The year was 1981. A 16-year-old named Michael took a summer job selling subscriptions for The Houston Post. In his words, “At the time, the newspaper gave its salespeople a list of new phone numbers issued by the telephone company and told us to cold call them. It struck me as a pretty random way of approaching new business.”
Michael soon noticed two common threads when making sales calls. New subscribers tended to have just moved into new homes or had just married. Armed with this realization, Michael hired two friends to find people getting mortgages or getting married. He used a personalized marketing letter for these prospects and sold thousands of subscriptions, earning Michael $18,000. To put it in perspective, that was more than his high school economics teacher made the entire year.
Why did this work so well? Michael uncovered the core ingredient of customer segmentation, which is knowing your customer and connecting with them on a personal level. A few years later in his dorm room at the University of Texas, Michael would start a company that disrupted the computer industry. It was called Dell.
Dell leveraged a concept called info-sense. Info-sense is “the ability to utilize data to really understand customers as people and personalize their service.” Coined by TrendWatching.com, it enables companies to learn more about individual customer needs and put that insight into action in real time. Companies who embrace info-sense can provide customers with exactly what they need right when they need it.
Today’s customer expects their needs will be addressed with precision and expertise at every touchpoint. Companies that leverage info-sense can expect increased customer loyalty and advocacy. The penalty for non-performers is more than just a lost customer, as social media now provides a platform for any unhappy consumer to broadcast their bad experience globally.
There is no doubt that consumer expectations have changed. They expect each innovation to be faster, smaller, smarter, and more accessible than the last. The same expectations apply to your business. Your customers expect faster response times, shorter wait times, more value, and less cost all at once. The companies that figure out how to serve this modern consumer will thrive. And the others? Their days are numbered.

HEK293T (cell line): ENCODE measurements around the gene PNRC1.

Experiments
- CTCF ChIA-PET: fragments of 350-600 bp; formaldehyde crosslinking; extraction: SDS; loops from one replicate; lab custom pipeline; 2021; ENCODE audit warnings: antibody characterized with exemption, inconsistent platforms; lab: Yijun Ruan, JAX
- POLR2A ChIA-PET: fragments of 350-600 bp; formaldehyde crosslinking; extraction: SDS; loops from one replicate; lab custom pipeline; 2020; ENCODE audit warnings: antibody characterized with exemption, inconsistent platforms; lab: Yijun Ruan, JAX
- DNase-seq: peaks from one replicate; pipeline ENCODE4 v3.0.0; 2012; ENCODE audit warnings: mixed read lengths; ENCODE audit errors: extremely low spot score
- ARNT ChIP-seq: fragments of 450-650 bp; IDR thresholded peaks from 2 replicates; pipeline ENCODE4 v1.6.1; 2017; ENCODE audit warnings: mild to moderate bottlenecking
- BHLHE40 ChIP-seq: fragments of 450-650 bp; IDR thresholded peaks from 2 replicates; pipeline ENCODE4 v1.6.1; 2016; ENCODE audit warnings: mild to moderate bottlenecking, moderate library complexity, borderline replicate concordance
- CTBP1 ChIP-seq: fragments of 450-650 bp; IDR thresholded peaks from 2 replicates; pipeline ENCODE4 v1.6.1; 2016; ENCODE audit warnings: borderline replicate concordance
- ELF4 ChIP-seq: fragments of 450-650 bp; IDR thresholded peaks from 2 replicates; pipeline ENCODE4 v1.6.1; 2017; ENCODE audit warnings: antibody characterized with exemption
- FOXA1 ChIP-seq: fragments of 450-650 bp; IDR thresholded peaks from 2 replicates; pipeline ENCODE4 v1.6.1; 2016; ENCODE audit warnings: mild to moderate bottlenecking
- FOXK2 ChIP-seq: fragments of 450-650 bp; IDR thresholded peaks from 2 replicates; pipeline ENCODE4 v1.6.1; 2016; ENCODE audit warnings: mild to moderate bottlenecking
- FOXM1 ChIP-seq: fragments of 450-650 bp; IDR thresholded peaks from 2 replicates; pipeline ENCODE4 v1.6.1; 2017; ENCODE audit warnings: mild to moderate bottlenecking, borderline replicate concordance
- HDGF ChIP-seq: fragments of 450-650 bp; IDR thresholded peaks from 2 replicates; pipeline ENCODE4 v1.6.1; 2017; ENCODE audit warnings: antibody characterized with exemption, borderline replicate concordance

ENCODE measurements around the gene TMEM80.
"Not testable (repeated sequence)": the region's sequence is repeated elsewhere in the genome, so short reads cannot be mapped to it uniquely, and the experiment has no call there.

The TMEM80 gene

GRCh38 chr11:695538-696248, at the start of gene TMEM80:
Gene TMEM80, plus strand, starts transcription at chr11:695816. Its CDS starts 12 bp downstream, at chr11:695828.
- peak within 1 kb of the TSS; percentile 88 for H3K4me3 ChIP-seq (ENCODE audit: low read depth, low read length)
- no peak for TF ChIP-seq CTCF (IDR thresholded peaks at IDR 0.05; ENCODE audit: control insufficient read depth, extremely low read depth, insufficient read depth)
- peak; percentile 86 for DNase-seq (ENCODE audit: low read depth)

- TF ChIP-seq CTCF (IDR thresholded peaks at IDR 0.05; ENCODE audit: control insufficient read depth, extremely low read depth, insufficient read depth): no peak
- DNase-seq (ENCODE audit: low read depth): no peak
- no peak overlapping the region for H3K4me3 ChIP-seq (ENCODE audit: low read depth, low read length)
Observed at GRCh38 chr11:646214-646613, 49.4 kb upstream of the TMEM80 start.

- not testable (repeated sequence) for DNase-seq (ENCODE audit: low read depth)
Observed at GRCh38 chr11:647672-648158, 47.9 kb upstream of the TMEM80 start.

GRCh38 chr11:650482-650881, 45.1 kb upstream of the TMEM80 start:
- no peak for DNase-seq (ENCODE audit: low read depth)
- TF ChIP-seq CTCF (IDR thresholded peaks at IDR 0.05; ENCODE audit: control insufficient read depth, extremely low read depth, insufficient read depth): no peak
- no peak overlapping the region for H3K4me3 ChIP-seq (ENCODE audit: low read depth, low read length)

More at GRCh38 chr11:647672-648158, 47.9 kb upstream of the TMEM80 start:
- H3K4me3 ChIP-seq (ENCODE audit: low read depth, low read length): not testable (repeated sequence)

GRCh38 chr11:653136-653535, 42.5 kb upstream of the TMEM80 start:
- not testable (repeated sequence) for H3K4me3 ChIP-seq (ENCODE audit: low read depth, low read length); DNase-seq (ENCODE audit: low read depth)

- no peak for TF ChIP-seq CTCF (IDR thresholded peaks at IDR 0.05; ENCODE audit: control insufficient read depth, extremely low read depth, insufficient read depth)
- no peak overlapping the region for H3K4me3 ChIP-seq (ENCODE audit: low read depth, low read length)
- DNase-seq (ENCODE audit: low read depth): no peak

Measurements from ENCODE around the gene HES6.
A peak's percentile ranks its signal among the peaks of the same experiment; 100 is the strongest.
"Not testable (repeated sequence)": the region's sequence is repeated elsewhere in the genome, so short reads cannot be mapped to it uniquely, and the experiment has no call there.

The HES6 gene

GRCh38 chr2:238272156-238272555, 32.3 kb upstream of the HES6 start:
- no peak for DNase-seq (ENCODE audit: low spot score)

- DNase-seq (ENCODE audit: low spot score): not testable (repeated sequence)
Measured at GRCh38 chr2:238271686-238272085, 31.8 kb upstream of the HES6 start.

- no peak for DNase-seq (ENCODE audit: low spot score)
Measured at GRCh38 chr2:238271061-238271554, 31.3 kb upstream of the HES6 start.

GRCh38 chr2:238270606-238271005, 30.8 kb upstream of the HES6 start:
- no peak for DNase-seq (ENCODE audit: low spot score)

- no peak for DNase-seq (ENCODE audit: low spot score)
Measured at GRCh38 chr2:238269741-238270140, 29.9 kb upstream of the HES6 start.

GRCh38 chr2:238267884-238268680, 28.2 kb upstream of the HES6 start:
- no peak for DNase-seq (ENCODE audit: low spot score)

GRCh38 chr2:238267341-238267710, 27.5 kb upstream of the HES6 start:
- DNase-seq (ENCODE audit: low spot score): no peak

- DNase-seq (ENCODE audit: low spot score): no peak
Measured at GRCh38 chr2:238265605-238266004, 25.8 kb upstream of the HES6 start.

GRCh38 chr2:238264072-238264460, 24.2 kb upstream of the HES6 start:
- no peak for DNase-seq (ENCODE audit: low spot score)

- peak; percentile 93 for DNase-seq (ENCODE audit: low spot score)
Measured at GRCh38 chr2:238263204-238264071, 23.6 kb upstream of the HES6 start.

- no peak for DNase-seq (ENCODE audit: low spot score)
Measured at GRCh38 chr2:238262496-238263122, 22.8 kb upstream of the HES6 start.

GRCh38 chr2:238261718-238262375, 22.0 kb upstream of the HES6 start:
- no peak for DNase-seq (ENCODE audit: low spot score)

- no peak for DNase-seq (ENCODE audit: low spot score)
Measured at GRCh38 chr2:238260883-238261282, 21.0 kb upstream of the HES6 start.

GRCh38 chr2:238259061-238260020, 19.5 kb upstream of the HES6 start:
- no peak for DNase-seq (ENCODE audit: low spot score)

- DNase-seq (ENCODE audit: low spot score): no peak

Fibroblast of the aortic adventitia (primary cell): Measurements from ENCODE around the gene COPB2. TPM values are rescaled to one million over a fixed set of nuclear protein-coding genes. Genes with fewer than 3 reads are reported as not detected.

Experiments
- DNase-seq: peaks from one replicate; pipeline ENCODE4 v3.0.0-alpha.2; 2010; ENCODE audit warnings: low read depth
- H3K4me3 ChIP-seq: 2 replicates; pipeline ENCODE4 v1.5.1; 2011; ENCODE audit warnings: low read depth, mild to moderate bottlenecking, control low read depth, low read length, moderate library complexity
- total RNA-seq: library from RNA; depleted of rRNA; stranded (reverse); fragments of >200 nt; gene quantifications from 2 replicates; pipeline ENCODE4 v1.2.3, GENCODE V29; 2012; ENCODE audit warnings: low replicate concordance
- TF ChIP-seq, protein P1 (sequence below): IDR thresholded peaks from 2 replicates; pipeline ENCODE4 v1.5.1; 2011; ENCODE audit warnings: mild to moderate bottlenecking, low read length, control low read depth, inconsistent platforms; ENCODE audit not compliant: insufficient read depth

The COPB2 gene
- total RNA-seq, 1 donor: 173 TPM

Here are three examples of companies creating a personalized marketing experience:
1. Verizon “Rep Guidance” helps offer personalized service
Verizon personalizes its service through a desktop solution called Rep Guidance. The system shows reps detailed customer information such as how much data they use, what shows they watch, and which TV equipment they use the most.
Rep Guidance allows call center representatives to foster more intelligent, better-connected conversations with customers on a single screen. Over 100 Verizon customer representatives worked together with internal customer experience and technology teams to build the solutions.
“We’re trying to use data to be predictive and anticipate what the problem is. We realized that when a customer is calling in, they assume we know all the details about their situation.” says Miguel Quiroga, executive director for Verizon Telecom.
How does it work? For example: A customer calls in to talk about their account. They inquire about upgrading their TV package or available speed upgrades. Rep Guidance provides meaningful insight about the customer, allowing the representative to right-size their TV viewing and broadband needs.
According to Tami Erwin, Verizon president of national operations, “This cuts down on those moments where one family member would call to switch their video package, only to find out later that their family member or loved one will lose some of their favorite channels. Or a customer calls to save money on their bill, our reps now have true insight into their preferences to provide guidance.”